From the opening credits, it’s clear that director Fede Alvarez hopes audiences will draw comparisons between The Girl in the Spider’s Web and the James Bond films. With its overly stylish opening credits, Alvarez’s sorta-sequel to The Girl With the Dragon Tattoo isn’t so much interested in evoking its predecessor (why bother?) as it is with establishing Lisbeth Salander as the next 007. Unfortunately, the latest installment in the Dragon Tattoo saga underwhelms with a predictable story and generic doomsday plot.
Familiarity with the Swedish trilogy (starring Noomi Rapace) or the novels on which it was based isn’t necessary to get on board with The Girl in the Spider’s Web, which acts as a soft sequel to David Fincher’s Girl With the Dragon Tattoo (starring Rooney Mara). The new film stars Claire Foy as the eponymous girl, a punky, introverted hacker named Lisbeth who’s made a career out of punishing misogynistic men with the occasional help of a journalist named Mikael Blomkvist (Sverrir Gudnason). Although the opening scene in Spider’s Web keeps with the tradition of Lisbeth striking down a violent misogynist with great vengeance and furious anger (much to our delight), the film quickly dismisses with what has become her defining motivation. What follows is a boilerplate thriller about bad guys acquiring nuclear weapons codes and taking over the world.
To its credit, this installment sheds some light on Lisbeth’s background and childhood, giving her some additional motivation beyond the previously exhausted rape/revenge narrative. Lisbeth’s father was an abusive, deranged man who lorded over a criminal empire and manipulated his two daughters. When she was just a child, Lisbeth made the difficult decision to leave her sister Camilla behind and save herself — something that weighed heavily on her conscience and informed her career as the hacker vigilante known for rescuing women from evil men.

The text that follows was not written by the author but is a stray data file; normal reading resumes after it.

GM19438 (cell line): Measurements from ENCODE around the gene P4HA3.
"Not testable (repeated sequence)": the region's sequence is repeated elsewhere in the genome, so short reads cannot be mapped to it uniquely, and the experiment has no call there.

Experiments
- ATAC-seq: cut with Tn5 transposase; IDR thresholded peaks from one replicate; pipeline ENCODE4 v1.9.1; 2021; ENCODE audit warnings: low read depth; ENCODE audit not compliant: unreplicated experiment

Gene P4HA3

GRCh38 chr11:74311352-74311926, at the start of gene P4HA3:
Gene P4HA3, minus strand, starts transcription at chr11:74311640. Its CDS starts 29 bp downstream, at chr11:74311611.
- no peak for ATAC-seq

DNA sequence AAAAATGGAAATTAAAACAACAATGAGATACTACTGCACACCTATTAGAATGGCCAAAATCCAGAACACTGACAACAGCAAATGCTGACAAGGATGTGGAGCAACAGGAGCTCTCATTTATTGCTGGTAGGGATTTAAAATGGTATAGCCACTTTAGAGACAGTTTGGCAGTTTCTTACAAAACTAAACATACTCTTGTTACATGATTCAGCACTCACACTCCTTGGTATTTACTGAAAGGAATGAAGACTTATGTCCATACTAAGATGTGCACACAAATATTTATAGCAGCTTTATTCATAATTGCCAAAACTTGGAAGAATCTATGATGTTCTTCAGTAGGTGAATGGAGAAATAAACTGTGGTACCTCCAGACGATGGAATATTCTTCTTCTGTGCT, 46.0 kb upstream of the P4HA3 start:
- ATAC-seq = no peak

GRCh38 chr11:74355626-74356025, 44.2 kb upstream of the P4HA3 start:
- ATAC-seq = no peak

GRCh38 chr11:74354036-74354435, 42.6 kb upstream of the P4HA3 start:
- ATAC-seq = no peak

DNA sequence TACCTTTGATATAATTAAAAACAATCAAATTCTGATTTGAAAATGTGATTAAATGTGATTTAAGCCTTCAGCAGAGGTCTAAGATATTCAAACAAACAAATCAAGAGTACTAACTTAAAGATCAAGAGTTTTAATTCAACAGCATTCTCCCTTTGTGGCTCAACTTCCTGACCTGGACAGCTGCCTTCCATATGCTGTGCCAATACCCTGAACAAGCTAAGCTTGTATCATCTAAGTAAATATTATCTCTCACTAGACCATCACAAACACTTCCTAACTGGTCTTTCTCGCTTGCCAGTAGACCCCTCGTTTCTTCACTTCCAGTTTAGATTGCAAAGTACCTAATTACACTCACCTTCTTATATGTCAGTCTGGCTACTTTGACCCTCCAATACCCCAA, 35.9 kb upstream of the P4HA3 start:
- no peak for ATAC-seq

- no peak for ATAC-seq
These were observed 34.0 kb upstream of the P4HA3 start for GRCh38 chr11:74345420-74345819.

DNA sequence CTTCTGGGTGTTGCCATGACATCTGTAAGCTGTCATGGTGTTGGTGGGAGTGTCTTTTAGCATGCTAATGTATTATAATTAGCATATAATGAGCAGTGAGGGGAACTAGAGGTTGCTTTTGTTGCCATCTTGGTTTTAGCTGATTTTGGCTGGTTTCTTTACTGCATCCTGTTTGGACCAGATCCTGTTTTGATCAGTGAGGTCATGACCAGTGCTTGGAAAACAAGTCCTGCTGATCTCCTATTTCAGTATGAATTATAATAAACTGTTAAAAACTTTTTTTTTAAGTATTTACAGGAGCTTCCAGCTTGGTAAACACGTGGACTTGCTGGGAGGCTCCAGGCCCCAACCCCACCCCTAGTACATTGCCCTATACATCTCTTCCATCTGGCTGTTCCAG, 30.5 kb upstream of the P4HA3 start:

Unlike the previous films, The Girl in the Spider’s Web is not based on a novel by Stieg Larsson, who died suddenly in 2004. Larsson had originally conceived the novels — known as the Millennium series — as a 10-book franchise. Following his death, author and crime journalist David Lagercrantz was commissioned by the publisher to continue the series, beginning with The Girl in the Spider’s Web. The disconnect between those authors is as apparent here as the filmmaking discrepancies between Fincher and Alvarez — known previously for directing the Evil Dead remake and Don’t Breathe. But those films were riveting and visceral; neither of these words would be used to describe The Girl in the Spider’s Web, which, despite its doomsday plot, lacks a sense of urgency.
Foy is, however, fantastic as a slightly older and wiser (and less pierced) Lisbeth Salander. Noomi Rapace and Rooney Mara are tough acts to follow, but Foy manages to capture emotional and linguistic subtleties while bringing a certain maturity to the part. The screenplay, by Alvarez, longtime collaborator Jay Basu, and Steven Knight, doesn’t do Lisbeth — or Foy’s performance — justice. Lakeith Stanfield and Stephen Merchant are similarly compelling in their thin roles as the NSA expert from whom Lisbeth steals the pivotal nuclear program and the man who created it, respectively.
Elsewhere, the film egregiously wastes talent: Vicky Krieps, the breakout star of Phantom Thread, is relegated to the insulting bit part of nagging girlfriend to Mikael Blomkvist. She mostly serves as attractive background noise to the communications between Mikael and Lisbeth. Claes Bang, who was pitch-perfect in last year’s idiosyncratic dark comedy The Square, is wildly miscast here as a stereotypical Bond henchman-type with bleached hair and an affinity for plastic masks. And finally there’s Cameron Britton, who was phenomenal as the bizarrely beguiling serial killer Edmund Kemper in Mindhunter, but who feels underutilized here as Lisbeth’s quirky hacker pal named “Plague.”
The stylish opening credits sequence isn’t the only thing The Girl in the Spider’s Web borrows from the 007 franchise: The bad guys are cartoonishly bad, the twist is choreographed from a mile away, and Lisbeth’s orphaned past and her relationship with her sister feel ripped straight from Bond mythology (specifically Spectre). The Girl in the Spider’s Web tries to give us the female version of James Bond; instead, it gives us a gender-swapped version of the worst 007 movie in recent memory.